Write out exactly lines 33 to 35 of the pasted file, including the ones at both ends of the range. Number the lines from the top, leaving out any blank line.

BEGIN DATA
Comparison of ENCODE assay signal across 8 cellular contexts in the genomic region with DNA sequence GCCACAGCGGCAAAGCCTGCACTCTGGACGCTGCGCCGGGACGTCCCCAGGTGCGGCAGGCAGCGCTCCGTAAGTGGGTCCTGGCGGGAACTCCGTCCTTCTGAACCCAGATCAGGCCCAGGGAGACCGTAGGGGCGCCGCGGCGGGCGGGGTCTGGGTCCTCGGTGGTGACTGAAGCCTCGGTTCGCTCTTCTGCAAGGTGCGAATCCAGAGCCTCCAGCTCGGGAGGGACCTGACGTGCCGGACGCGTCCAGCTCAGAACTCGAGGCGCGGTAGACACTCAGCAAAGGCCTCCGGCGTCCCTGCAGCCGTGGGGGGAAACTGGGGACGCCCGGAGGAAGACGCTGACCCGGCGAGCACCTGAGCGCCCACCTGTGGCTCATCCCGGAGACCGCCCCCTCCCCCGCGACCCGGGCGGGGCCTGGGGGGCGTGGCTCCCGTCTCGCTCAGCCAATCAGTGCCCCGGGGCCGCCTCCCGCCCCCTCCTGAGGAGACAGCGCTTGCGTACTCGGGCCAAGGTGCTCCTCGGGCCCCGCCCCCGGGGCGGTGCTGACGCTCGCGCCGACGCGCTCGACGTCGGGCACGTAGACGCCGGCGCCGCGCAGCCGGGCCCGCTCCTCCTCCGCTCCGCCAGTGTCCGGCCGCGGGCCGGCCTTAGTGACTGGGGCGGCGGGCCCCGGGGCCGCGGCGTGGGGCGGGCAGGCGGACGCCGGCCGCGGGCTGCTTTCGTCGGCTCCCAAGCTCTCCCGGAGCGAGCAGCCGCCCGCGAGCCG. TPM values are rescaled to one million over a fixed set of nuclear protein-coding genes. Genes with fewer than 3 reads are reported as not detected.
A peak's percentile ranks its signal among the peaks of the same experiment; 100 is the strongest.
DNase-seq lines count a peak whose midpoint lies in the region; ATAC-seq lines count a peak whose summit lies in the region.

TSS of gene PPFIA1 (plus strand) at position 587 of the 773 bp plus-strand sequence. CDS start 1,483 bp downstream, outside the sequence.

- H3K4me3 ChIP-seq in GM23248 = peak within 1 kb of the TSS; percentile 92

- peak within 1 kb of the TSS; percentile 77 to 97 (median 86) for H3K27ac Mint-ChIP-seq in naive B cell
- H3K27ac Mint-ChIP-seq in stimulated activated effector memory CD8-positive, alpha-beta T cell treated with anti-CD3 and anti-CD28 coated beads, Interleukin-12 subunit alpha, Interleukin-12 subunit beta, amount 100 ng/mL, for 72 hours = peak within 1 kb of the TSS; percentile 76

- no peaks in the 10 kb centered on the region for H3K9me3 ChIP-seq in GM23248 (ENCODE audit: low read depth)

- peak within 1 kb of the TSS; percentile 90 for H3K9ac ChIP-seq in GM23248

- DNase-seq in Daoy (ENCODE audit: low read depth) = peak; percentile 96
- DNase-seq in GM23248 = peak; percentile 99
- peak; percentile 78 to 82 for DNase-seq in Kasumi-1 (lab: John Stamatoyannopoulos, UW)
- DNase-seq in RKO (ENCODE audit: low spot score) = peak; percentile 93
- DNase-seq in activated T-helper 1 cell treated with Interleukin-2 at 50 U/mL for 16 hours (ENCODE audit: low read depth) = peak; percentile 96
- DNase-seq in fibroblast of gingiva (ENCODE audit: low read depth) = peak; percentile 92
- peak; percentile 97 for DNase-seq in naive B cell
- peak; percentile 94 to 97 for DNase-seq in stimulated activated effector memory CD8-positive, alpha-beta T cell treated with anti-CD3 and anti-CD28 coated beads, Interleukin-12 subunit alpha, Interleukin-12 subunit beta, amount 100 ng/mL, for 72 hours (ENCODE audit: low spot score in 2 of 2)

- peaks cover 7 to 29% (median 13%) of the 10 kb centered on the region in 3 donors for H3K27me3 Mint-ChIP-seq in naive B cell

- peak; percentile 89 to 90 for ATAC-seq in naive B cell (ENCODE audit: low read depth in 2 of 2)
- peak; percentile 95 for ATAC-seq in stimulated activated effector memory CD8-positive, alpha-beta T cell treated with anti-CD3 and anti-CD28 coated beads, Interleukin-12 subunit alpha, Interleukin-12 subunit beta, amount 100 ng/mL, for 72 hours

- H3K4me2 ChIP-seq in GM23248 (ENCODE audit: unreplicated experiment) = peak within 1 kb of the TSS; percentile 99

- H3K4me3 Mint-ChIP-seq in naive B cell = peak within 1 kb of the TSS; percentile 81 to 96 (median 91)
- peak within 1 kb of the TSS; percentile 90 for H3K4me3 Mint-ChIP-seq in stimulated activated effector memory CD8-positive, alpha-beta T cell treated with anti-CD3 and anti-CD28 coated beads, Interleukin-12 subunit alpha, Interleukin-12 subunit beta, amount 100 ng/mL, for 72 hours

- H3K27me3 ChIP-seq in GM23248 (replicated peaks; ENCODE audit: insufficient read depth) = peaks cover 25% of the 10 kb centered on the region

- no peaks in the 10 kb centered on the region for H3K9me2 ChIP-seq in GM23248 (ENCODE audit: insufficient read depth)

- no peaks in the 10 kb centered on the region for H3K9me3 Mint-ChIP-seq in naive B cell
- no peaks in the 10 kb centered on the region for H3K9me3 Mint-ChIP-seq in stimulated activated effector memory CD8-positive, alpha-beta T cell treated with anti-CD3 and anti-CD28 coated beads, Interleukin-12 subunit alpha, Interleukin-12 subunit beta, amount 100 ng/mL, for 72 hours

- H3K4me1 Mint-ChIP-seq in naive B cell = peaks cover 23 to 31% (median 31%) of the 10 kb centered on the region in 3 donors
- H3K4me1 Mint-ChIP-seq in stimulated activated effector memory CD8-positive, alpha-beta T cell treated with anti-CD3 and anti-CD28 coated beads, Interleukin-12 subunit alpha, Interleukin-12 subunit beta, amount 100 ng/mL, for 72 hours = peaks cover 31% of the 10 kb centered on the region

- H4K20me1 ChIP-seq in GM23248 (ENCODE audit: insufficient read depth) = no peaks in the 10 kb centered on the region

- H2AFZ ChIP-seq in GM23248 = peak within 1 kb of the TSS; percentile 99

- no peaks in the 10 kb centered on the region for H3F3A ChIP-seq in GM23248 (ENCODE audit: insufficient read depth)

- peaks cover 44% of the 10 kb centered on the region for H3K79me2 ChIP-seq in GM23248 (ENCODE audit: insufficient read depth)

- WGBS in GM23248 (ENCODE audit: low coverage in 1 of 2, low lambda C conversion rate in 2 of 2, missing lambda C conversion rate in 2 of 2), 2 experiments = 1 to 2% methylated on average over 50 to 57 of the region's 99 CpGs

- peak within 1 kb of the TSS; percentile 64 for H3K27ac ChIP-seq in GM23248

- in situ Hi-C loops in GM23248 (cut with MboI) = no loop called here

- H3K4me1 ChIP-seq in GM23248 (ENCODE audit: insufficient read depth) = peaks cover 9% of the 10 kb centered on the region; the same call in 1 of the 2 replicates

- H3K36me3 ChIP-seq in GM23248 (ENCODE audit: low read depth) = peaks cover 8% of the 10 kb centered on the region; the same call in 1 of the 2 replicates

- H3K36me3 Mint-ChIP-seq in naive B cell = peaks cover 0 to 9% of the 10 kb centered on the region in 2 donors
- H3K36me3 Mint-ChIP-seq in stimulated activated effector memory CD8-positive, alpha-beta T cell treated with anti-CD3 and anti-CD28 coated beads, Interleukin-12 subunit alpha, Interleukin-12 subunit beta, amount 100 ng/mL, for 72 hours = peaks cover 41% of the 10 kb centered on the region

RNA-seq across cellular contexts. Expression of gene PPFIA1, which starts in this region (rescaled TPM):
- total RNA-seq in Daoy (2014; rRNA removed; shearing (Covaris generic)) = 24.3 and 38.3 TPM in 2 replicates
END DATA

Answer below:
- peaks cover 44% of the 10 kb centered on the region for H3K79me2 ChIP-seq in GM23248 (ENCODE audit: insufficient read depth)

- WGBS in GM23248 (ENCODE audit: low coverage in 1 of 2, low lambda C conversion rate in 2 of 2, missing lambda C conversion rate in 2 of 2), 2 experiments = 1 to 2% methylated on average over 50 to 57 of the region's 99 CpGs

- peak within 1 kb of the TSS; percentile 64 for H3K27ac ChIP-seq in GM23248